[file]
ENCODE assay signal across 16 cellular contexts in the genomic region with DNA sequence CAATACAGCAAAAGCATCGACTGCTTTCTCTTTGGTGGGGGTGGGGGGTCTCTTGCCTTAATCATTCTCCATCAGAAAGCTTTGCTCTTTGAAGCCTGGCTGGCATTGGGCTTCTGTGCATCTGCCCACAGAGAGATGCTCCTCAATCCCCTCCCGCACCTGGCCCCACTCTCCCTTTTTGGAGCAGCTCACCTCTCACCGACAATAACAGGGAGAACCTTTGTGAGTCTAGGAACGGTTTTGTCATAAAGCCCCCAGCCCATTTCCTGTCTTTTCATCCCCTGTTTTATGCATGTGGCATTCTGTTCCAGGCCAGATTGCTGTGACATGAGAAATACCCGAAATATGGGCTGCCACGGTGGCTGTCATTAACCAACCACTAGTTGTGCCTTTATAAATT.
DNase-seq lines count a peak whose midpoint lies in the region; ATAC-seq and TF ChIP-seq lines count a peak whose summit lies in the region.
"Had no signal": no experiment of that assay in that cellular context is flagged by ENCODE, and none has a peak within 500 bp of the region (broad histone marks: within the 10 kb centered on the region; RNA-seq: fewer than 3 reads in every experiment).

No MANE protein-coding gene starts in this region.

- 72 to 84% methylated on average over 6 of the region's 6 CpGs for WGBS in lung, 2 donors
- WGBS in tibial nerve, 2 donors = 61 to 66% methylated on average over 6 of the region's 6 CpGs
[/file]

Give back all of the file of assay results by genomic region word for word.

ENCODE assay signal across 16 cellular contexts in the genomic region with DNA sequence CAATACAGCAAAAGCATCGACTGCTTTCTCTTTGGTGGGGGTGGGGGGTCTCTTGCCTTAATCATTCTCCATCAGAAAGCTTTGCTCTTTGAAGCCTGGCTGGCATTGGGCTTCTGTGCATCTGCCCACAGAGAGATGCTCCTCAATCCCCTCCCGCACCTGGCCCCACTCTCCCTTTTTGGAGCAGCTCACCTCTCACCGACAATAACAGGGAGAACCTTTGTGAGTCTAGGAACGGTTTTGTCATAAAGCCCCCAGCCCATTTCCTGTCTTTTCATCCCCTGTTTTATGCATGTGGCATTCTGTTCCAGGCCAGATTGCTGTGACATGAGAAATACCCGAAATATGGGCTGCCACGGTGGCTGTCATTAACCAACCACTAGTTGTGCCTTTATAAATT.
DNase-seq lines count a peak whose midpoint lies in the region; ATAC-seq and TF ChIP-seq lines count a peak whose summit lies in the region.
"Had no signal": no experiment of that assay in that cellular context is flagged by ENCODE, and none has a peak within 500 bp of the region (broad histone marks: within the 10 kb centered on the region; RNA-seq: fewer than 3 reads in every experiment).

No MANE protein-coding gene starts in this region.

- 72 to 84% methylated on average over 6 of the region's 6 CpGs for WGBS in lung, 2 donors
- WGBS in tibial nerve, 2 donors = 61 to 66% methylated on average over 6 of the region's 6 CpGs